They finally arrive at Aila’s building and, although it is just minutes away from their encounter or Rosie’s house, this part of the east-side looks like a different world. The neighbors are nice, the place is well lit and maintained. When they enter the apartment, the differences between the two is even more jarring. We realize Aila can afford to live by herself in a very middle-class hipsterish apartment. Aila tries to break the ice and make Rosie comfortable, or at least, feel safe, but the teenager is one of few words and hard to read. Being an indigenous child who grew up in foster care, Rosie is now almost homeless or, in a way, forced to stay with her boyfriend. Rosie is also reluctant to answer Aila’s questions, who shares a lot and informs her about her mixed indigenous heritage, Kainai First Nation and Sámi from Norway (just like Tailfeather). But Aila understands that she is a privilege as a light-skin, educated woman from a good family. However, we learn that Rosie has nowhere else to go, and she does not want to go to her grandparents living in a remote town in another state. She does not want to be ‘one of them,’ a First Nation young woman going back to her ancestral home as a single mother of a newborn. She knows too well the power of judgment and, maybe, refuses to be seen as a failure.
“…an important story about two women, strangers who have so much in common and yet are worlds apart.”
There is no denying that Rosie is a realistic portrayal of a youngster with a difficult life. However, even though we feel sorry for her, she transpires as an “annoying teen,” not talking, almost hiding behind her wet blue hair, acting like a lunatic, or being rude (or worse) to those willing to help her. It makes sense that she expresses a real distrust in organizations and government as she had to deal with them many times before. She does not want to call the police to report her assault. This is because she does not like the way they – and many others – appear to be “tired of looking at us.” At some point, the duo visits a safe house run by another pair of lovely women. Rosie and Aila are welcomed by smiling and kind faces, hot food, and drinks. The warm fuzziness of it all felt like a much-needed hug amidst the desolation of the situation as we later grasp that it can take 6 or 7 visits before a victim decides to leave their abuser and “feel safer” in a safehouse.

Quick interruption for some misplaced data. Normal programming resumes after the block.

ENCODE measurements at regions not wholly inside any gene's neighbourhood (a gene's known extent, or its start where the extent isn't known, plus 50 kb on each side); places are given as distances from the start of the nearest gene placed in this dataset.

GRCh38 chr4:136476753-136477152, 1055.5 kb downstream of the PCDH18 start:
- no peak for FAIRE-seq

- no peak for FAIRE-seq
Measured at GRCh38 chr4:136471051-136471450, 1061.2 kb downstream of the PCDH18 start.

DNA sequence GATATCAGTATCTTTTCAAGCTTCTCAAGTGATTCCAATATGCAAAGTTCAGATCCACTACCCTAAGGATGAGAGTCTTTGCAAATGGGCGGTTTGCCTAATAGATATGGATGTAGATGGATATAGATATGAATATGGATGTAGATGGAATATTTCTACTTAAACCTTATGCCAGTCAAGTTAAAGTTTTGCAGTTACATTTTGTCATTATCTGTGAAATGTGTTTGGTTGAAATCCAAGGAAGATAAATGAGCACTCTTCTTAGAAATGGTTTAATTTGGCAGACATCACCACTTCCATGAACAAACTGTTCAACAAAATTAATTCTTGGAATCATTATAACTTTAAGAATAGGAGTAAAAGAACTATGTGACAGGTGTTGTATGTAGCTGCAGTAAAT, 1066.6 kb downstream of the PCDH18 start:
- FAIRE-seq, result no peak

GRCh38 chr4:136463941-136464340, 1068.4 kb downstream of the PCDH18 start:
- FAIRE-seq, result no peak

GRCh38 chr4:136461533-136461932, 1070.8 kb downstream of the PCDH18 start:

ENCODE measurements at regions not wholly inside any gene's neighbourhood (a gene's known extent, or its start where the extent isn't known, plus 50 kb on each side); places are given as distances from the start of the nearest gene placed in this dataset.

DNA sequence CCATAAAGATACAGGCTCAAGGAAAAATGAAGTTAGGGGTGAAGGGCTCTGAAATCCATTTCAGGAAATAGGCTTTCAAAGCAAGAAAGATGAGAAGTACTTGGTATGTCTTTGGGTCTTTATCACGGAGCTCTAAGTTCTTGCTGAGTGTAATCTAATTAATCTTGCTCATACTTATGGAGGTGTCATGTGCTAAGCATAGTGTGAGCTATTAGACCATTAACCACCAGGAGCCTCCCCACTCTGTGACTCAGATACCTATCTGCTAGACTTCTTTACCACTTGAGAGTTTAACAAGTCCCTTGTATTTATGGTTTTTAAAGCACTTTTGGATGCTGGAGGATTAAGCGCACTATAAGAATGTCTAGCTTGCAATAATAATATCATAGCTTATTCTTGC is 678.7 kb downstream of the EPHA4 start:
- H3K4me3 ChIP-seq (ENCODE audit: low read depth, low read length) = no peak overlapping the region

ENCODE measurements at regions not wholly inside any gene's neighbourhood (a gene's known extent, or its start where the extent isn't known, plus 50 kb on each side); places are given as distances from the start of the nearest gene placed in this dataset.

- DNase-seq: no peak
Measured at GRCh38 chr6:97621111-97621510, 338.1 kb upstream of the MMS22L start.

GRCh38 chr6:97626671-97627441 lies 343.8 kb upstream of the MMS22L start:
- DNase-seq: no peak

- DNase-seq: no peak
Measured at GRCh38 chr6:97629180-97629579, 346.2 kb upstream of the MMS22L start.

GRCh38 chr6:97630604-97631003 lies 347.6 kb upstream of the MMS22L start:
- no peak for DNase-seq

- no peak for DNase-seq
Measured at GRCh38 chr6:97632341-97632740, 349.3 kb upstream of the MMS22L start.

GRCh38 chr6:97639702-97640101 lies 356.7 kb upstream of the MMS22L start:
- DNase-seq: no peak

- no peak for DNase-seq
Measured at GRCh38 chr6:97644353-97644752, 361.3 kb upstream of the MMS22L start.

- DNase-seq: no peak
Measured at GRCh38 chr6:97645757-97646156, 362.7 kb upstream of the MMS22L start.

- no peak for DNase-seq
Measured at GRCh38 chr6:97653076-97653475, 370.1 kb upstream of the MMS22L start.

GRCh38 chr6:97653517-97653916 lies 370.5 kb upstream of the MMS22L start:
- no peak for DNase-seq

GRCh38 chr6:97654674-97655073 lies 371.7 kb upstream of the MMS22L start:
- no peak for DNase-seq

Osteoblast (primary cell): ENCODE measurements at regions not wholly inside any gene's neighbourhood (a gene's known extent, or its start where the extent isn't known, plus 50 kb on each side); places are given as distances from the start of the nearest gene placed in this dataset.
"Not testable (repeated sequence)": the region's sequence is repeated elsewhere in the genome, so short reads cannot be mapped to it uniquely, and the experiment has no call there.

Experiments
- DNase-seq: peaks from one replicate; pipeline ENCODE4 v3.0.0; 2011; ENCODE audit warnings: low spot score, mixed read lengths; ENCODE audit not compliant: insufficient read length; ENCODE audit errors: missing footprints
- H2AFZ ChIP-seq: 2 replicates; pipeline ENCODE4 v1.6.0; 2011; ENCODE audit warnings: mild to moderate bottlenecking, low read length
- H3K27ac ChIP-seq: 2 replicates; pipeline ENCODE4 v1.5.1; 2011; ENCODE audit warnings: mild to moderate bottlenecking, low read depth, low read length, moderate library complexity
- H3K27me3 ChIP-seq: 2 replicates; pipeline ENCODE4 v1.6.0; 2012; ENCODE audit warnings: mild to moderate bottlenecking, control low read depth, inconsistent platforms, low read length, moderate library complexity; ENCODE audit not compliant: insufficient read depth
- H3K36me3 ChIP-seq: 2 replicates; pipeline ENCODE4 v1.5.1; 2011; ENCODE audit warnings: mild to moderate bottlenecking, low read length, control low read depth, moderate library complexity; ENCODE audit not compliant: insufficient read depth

The Body Remembers When the World Broke Open is a genuine social realist film and the fact that it is shot in real-time only heightens the sense of reality. Everything is authentic, thus, one might or might not appreciate scenes such as the one where the protagonist goes to the bathroom to pee (in real-time!), looks for feminine pads, or long moment of silence with the sound of a dryer drying Rosie’ soaked hoodie, but this is also what makes the movie so powerful. One can see The Body Remembers When the World Broke Open as an important story about two women, strangers who have so much in common and yet are worlds apart. The beauty of the film is also that the two individuals, living blocks from each other in a gentrified neighborhood with invisible barriers, may have never met, or might never see each other again – or want to – even after the eventful afternoon.
"…a great story to tell about the harsh realities of indigenous women, or simply women everywhere in the world."